Friday, October 28, 2016


"SHOCK! brings your television audience what they have never had before -- night after night of thrills and more thrills with the screen's titans of terror" - SHOCK! Program Guide

This is it, monster lovers. This here is the real deal. It's the genius loci, the ne plus ultra, the holy grail of modern monster movie history. These films were originally released during the 1930s and 1940s and scarcely a dozen years later they were resurrected to be enjoyed (and obsessed over) by a new generation. What followed was a major pop culture phenomenon. To paraphrase a certain Dr. Henry Frankenstein, "They were just resting, waiting for a new life to live."

While there was chatter from other movie studios, it was Universal that first offered a catalogue of 550 films for lease to be shown on this relatively new fangled gizmo called a television. Screen Gems, the TV Division of Columbia Pictures, snapped them up in a $20 million deal.

You had to hand it to "SG" as it was known in the trades -- they were taking a huge chance, but they were banking on success. You see, 52 of the films that SG now owned were from deep inside the Universal castle vaults where lurked their classic horror, thriller and mystery films. After all, they had already made a mint for "U", including saving the entire studio from bankruptcy more than once. SG would not be disappointed as the Screen Gems SHOCK! horror package not only sold well, but was the cause behind the explosion of the biggest monster craze in horror history. Popular culture would never be the same.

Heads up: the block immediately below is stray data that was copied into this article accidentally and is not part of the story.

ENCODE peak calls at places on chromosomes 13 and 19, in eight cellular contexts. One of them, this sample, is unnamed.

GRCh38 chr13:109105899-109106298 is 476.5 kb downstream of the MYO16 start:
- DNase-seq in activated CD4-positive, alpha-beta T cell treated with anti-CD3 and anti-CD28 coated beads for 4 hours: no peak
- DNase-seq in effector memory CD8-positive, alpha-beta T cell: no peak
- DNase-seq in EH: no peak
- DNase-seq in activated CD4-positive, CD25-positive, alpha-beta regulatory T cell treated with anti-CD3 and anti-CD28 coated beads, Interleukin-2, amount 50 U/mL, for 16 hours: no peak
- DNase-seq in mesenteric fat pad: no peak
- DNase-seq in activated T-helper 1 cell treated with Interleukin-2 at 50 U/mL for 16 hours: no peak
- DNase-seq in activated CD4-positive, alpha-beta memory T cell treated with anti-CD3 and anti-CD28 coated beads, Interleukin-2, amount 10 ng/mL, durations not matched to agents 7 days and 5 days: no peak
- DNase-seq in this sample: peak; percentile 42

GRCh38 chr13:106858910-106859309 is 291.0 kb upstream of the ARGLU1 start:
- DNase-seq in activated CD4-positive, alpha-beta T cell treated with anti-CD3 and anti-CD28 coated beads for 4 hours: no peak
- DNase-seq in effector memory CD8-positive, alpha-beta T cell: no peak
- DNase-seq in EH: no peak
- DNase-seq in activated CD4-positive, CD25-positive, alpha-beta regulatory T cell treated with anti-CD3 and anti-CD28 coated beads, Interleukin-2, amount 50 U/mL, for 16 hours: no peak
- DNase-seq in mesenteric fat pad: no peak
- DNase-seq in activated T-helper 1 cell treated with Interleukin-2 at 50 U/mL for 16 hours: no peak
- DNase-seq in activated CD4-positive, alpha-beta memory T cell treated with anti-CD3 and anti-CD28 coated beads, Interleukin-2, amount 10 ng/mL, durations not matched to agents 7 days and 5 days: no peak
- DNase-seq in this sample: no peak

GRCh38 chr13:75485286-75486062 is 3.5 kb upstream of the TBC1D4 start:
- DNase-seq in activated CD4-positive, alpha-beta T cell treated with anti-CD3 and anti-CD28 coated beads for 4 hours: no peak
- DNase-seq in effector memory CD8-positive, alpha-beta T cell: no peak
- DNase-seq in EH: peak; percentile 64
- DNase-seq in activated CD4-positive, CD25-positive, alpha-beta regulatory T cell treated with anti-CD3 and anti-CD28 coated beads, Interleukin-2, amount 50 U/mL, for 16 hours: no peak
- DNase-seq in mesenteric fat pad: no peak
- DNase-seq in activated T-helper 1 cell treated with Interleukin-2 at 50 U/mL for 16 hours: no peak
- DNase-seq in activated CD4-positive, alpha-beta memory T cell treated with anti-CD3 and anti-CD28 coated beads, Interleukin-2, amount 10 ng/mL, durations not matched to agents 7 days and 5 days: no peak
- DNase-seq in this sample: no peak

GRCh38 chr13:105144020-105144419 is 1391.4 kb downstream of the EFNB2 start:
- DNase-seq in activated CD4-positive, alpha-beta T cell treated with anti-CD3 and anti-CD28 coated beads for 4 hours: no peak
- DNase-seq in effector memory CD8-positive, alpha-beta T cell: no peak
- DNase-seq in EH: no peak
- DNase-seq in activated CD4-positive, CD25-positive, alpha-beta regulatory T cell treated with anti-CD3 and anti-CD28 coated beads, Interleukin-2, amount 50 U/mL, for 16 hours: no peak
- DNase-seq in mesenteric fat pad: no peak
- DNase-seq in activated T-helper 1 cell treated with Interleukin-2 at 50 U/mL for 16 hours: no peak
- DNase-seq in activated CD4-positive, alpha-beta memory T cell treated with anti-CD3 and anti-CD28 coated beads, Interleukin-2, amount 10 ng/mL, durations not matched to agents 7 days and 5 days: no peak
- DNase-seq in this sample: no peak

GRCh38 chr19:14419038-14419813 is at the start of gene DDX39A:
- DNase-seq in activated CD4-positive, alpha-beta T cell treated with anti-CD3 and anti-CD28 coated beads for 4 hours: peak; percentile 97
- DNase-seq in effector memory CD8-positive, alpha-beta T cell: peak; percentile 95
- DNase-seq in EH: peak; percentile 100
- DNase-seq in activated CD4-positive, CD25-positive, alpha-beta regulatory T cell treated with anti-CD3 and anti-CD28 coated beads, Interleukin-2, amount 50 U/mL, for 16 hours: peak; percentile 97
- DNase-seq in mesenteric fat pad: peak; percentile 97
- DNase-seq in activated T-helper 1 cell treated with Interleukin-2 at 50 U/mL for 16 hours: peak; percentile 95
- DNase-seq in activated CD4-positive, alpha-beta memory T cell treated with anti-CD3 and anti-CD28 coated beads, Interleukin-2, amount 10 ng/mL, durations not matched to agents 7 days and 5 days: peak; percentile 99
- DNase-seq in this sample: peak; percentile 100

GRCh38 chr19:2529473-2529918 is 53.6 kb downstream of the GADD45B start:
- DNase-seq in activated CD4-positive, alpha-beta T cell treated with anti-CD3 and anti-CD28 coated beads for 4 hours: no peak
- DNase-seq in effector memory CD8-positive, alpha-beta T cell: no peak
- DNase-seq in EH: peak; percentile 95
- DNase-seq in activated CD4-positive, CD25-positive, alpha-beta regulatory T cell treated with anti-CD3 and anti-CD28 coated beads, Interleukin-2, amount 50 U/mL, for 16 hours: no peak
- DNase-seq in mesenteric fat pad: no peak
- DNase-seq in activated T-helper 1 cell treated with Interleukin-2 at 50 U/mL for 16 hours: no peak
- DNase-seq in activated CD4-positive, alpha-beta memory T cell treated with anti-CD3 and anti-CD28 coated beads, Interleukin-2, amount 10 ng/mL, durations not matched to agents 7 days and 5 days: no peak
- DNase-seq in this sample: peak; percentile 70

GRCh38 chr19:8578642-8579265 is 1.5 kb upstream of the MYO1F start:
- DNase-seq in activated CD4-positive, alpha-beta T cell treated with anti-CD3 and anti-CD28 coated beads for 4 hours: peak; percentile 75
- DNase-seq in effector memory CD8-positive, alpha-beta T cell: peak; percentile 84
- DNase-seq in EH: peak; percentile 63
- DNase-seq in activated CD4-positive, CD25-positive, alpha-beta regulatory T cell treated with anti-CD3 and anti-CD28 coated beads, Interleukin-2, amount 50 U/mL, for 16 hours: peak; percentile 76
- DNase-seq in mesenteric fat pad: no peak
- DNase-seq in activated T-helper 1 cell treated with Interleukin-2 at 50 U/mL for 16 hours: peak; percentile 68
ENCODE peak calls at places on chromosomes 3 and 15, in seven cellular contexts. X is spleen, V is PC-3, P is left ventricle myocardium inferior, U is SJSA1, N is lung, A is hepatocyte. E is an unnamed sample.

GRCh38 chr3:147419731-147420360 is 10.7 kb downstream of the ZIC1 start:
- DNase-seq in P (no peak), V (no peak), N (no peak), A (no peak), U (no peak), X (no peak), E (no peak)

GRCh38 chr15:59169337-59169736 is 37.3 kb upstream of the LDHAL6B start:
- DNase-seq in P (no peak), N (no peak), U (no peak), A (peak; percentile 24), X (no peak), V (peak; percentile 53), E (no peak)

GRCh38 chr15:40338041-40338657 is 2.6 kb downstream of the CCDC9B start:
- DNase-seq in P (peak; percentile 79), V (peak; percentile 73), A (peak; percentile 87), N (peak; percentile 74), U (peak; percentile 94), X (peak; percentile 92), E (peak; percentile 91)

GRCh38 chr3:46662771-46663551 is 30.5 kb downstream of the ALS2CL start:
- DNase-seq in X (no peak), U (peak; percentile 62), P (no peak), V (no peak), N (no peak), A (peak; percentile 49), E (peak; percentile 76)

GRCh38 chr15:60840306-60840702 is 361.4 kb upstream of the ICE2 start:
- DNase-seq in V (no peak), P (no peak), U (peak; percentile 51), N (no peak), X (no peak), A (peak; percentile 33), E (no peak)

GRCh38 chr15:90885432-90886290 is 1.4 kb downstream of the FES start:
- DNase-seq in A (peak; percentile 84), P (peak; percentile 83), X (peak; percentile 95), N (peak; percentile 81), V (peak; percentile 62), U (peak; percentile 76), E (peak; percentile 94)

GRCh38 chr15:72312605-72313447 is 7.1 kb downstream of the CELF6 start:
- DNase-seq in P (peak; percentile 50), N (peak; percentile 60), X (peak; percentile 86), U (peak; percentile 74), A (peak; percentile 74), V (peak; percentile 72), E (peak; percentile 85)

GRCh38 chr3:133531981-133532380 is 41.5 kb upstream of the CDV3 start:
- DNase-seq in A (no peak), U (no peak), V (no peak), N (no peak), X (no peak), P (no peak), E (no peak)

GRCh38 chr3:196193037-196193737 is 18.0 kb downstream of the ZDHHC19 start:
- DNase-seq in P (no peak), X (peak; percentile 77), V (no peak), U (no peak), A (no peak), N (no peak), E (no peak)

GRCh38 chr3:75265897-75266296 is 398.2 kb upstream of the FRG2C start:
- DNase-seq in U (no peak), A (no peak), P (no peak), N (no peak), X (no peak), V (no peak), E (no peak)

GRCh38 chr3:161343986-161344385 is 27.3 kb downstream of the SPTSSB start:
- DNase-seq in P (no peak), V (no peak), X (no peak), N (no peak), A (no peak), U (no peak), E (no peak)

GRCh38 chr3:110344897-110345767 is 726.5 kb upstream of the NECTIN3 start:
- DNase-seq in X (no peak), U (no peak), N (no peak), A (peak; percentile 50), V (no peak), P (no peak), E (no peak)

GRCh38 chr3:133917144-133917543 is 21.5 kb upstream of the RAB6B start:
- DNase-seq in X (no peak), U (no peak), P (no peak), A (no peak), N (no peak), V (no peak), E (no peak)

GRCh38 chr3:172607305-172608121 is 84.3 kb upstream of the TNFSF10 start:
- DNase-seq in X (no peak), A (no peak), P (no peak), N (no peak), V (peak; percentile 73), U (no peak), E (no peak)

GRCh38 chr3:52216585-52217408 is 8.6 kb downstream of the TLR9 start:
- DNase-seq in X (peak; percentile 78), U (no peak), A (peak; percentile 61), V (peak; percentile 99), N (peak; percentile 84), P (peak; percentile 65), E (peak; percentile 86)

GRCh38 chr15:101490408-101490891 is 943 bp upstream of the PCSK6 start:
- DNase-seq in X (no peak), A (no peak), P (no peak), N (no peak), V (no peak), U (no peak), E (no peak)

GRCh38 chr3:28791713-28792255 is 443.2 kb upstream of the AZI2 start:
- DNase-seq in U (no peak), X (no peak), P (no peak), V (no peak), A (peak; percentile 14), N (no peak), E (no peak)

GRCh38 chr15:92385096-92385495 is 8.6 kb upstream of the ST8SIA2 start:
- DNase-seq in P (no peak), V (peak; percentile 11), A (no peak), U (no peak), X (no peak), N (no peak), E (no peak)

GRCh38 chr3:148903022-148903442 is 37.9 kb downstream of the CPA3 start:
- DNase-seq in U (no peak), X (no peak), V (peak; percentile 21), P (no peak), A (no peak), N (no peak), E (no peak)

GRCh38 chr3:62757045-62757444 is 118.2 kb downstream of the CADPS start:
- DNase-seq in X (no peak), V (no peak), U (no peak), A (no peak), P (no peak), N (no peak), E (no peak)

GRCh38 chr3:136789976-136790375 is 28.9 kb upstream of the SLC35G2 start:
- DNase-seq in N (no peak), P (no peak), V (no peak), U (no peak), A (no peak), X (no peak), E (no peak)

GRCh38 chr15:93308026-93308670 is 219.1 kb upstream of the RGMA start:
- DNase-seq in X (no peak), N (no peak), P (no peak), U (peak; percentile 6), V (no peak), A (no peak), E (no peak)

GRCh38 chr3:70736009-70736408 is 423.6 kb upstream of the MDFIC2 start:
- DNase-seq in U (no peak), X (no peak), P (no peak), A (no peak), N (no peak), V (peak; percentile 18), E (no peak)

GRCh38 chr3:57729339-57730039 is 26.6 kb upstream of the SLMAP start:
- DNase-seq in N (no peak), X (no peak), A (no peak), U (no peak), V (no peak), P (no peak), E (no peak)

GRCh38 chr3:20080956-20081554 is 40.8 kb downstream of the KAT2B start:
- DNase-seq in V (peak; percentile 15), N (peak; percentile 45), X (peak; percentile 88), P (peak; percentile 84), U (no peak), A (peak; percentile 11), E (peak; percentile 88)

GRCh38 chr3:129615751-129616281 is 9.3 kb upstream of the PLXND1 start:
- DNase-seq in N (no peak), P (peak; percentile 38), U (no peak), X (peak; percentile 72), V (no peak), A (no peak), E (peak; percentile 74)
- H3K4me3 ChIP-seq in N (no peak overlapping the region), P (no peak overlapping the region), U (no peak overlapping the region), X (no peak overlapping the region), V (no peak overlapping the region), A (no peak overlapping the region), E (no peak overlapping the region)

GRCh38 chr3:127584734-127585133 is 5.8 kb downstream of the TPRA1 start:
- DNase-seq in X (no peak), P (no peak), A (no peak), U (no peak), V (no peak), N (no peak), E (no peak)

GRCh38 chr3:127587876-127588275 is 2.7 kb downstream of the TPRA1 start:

Billboard June 17, 1957.

It all happened in in June, 1957. A 10-year lease was struck between U and SG for 550 feature films at the aforementioned $20 million. It was the largest deal so far in television's relatively short history. TV stations around the country jumped on the bandwagon, renting the 52-picture parcel aptly labeled SHOCK! In October of that year, kids from coast to coast were treated to the best Halloween they'd ever had in their young lives when they turned on their TV to watch the most famous monsters ever made.

Inspired by the suggestions promoted by SG, many stations added a "horror host" to their "Shock Theater" broadcast, who, in various ghoulish (or not) makeup and attire would introduce the film and provide creepy comic relief between commercial breaks. Speaking of commercials, an automobile dealership bought a slot of time to advertise their cars. Instead of hearing from interested adults, they receive nothing but numerous calls from kids wondering when the next "Shock Theater" would air!

Presented here is the first part of the original Screen Gems SHOCK! Program Guide, complete with the pop-up Frankenstein monster cut-out page and sales and audience promotional gimmicks. Each movie is given it's own page and includes a photo from the film, a plot synopsis, the film credits, on-air promotions, a TV news release snippet, and a bio of a star from the movie.

The impact of this huge entertainment event is inestimable. SHOCK! launched a monster mania that reached every nook and cranny of popular culture for decades.

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